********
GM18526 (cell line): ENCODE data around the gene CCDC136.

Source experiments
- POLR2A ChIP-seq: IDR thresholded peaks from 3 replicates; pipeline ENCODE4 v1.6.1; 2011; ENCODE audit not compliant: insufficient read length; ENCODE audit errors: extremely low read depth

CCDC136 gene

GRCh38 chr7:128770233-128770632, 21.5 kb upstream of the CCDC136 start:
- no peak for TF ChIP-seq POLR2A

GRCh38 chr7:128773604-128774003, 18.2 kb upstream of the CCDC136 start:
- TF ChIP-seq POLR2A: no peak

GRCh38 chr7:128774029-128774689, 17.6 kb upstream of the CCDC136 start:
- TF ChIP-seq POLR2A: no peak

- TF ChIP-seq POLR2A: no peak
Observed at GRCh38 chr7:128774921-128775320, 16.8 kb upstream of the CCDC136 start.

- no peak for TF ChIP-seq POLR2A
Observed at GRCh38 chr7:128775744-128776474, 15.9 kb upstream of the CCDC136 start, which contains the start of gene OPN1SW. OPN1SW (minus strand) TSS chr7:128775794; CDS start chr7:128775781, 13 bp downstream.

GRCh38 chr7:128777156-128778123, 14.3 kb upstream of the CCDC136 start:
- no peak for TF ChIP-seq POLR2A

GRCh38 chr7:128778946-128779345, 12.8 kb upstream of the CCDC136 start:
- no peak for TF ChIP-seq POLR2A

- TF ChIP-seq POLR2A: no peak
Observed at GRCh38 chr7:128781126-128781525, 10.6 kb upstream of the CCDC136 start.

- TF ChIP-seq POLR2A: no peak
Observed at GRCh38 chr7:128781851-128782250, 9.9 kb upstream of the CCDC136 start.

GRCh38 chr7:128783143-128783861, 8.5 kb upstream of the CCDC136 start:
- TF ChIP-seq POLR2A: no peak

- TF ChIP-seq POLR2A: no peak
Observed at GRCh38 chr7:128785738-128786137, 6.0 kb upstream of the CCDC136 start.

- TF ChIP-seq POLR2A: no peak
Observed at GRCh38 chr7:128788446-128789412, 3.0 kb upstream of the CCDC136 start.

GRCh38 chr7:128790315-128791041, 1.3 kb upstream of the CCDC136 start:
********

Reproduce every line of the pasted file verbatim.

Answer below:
GM18526 (cell line): ENCODE data around the gene CCDC136.

Source experiments
- POLR2A ChIP-seq: IDR thresholded peaks from 3 replicates; pipeline ENCODE4 v1.6.1; 2011; ENCODE audit not compliant: insufficient read length; ENCODE audit errors: extremely low read depth

CCDC136 gene

GRCh38 chr7:128770233-128770632, 21.5 kb upstream of the CCDC136 start:
- no peak for TF ChIP-seq POLR2A

GRCh38 chr7:128773604-128774003, 18.2 kb upstream of the CCDC136 start:
- TF ChIP-seq POLR2A: no peak

GRCh38 chr7:128774029-128774689, 17.6 kb upstream of the CCDC136 start:
- TF ChIP-seq POLR2A: no peak

- TF ChIP-seq POLR2A: no peak
Observed at GRCh38 chr7:128774921-128775320, 16.8 kb upstream of the CCDC136 start.

- no peak for TF ChIP-seq POLR2A
Observed at GRCh38 chr7:128775744-128776474, 15.9 kb upstream of the CCDC136 start, which contains the start of gene OPN1SW. OPN1SW (minus strand) TSS chr7:128775794; CDS start chr7:128775781, 13 bp downstream.

GRCh38 chr7:128777156-128778123, 14.3 kb upstream of the CCDC136 start:
- no peak for TF ChIP-seq POLR2A

GRCh38 chr7:128778946-128779345, 12.8 kb upstream of the CCDC136 start:
- no peak for TF ChIP-seq POLR2A

- TF ChIP-seq POLR2A: no peak
Observed at GRCh38 chr7:128781126-128781525, 10.6 kb upstream of the CCDC136 start.

- TF ChIP-seq POLR2A: no peak
Observed at GRCh38 chr7:128781851-128782250, 9.9 kb upstream of the CCDC136 start.

GRCh38 chr7:128783143-128783861, 8.5 kb upstream of the CCDC136 start:
- TF ChIP-seq POLR2A: no peak

- TF ChIP-seq POLR2A: no peak
Observed at GRCh38 chr7:128785738-128786137, 6.0 kb upstream of the CCDC136 start.

- TF ChIP-seq POLR2A: no peak
Observed at GRCh38 chr7:128788446-128789412, 3.0 kb upstream of the CCDC136 start.

GRCh38 chr7:128790315-128791041, 1.3 kb upstream of the CCDC136 start: